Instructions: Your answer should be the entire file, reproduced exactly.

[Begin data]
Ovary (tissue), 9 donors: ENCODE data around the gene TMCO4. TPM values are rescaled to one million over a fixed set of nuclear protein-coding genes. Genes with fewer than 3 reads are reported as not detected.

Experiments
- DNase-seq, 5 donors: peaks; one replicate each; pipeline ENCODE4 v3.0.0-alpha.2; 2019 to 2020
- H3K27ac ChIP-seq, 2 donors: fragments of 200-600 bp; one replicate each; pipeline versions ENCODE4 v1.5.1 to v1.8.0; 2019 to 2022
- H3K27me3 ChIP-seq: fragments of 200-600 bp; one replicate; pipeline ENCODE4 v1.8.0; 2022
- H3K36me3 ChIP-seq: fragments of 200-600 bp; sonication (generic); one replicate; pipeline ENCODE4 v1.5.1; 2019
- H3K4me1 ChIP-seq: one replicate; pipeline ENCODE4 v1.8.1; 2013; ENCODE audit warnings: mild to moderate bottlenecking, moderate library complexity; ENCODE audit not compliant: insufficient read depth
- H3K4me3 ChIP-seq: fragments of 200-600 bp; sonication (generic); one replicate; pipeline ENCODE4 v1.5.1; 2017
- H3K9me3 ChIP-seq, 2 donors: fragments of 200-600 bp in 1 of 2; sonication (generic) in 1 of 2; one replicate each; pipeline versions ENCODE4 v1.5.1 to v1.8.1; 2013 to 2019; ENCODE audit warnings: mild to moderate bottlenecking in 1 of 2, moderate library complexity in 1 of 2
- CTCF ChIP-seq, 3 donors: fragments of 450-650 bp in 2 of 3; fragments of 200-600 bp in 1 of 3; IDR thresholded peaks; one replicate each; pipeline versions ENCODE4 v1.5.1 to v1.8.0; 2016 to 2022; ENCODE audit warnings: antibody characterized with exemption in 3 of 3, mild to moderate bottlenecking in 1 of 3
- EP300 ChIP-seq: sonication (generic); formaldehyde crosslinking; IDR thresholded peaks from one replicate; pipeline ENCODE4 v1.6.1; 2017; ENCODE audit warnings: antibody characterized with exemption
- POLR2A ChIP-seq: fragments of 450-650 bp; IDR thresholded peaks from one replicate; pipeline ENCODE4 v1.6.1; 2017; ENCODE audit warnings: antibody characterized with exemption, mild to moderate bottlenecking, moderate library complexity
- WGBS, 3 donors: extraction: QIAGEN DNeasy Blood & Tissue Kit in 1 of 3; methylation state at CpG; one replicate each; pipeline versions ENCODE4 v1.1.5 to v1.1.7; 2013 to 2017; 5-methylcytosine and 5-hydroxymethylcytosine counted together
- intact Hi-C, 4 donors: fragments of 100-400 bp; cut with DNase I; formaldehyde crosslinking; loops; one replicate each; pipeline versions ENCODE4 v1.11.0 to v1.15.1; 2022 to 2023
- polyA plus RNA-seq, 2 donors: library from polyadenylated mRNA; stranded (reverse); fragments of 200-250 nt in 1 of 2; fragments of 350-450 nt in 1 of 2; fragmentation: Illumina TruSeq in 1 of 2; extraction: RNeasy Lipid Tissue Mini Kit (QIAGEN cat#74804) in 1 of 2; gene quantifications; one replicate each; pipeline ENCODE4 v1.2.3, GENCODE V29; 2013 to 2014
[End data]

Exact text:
Ovary (tissue), 9 donors: ENCODE data around the gene TMCO4. TPM values are rescaled to one million over a fixed set of nuclear protein-coding genes. Genes with fewer than 3 reads are reported as not detected.

Experiments
- DNase-seq, 5 donors: peaks; one replicate each; pipeline ENCODE4 v3.0.0-alpha.2; 2019 to 2020
- H3K27ac ChIP-seq, 2 donors: fragments of 200-600 bp; one replicate each; pipeline versions ENCODE4 v1.5.1 to v1.8.0; 2019 to 2022
- H3K27me3 ChIP-seq: fragments of 200-600 bp; one replicate; pipeline ENCODE4 v1.8.0; 2022
- H3K36me3 ChIP-seq: fragments of 200-600 bp; sonication (generic); one replicate; pipeline ENCODE4 v1.5.1; 2019
- H3K4me1 ChIP-seq: one replicate; pipeline ENCODE4 v1.8.1; 2013; ENCODE audit warnings: mild to moderate bottlenecking, moderate library complexity; ENCODE audit not compliant: insufficient read depth
- H3K4me3 ChIP-seq: fragments of 200-600 bp; sonication (generic); one replicate; pipeline ENCODE4 v1.5.1; 2017
- H3K9me3 ChIP-seq, 2 donors: fragments of 200-600 bp in 1 of 2; sonication (generic) in 1 of 2; one replicate each; pipeline versions ENCODE4 v1.5.1 to v1.8.1; 2013 to 2019; ENCODE audit warnings: mild to moderate bottlenecking in 1 of 2, moderate library complexity in 1 of 2
- CTCF ChIP-seq, 3 donors: fragments of 450-650 bp in 2 of 3; fragments of 200-600 bp in 1 of 3; IDR thresholded peaks; one replicate each; pipeline versions ENCODE4 v1.5.1 to v1.8.0; 2016 to 2022; ENCODE audit warnings: antibody characterized with exemption in 3 of 3, mild to moderate bottlenecking in 1 of 3
- EP300 ChIP-seq: sonication (generic); formaldehyde crosslinking; IDR thresholded peaks from one replicate; pipeline ENCODE4 v1.6.1; 2017; ENCODE audit warnings: antibody characterized with exemption
- POLR2A ChIP-seq: fragments of 450-650 bp; IDR thresholded peaks from one replicate; pipeline ENCODE4 v1.6.1; 2017; ENCODE audit warnings: antibody characterized with exemption, mild to moderate bottlenecking, moderate library complexity
- WGBS, 3 donors: extraction: QIAGEN DNeasy Blood & Tissue Kit in 1 of 3; methylation state at CpG; one replicate each; pipeline versions ENCODE4 v1.1.5 to v1.1.7; 2013 to 2017; 5-methylcytosine and 5-hydroxymethylcytosine counted together
- intact Hi-C, 4 donors: fragments of 100-400 bp; cut with DNase I; formaldehyde crosslinking; loops; one replicate each; pipeline versions ENCODE4 v1.11.0 to v1.15.1; 2022 to 2023
- polyA plus RNA-seq, 2 donors: library from polyadenylated mRNA; stranded (reverse); fragments of 200-250 nt in 1 of 2; fragments of 350-450 nt in 1 of 2; fragmentation: Illumina TruSeq in 1 of 2; extraction: RNeasy Lipid Tissue Mini Kit (QIAGEN cat#74804) in 1 of 2; gene quantifications; one replicate each; pipeline ENCODE4 v1.2.3, GENCODE V29; 2013 to 2014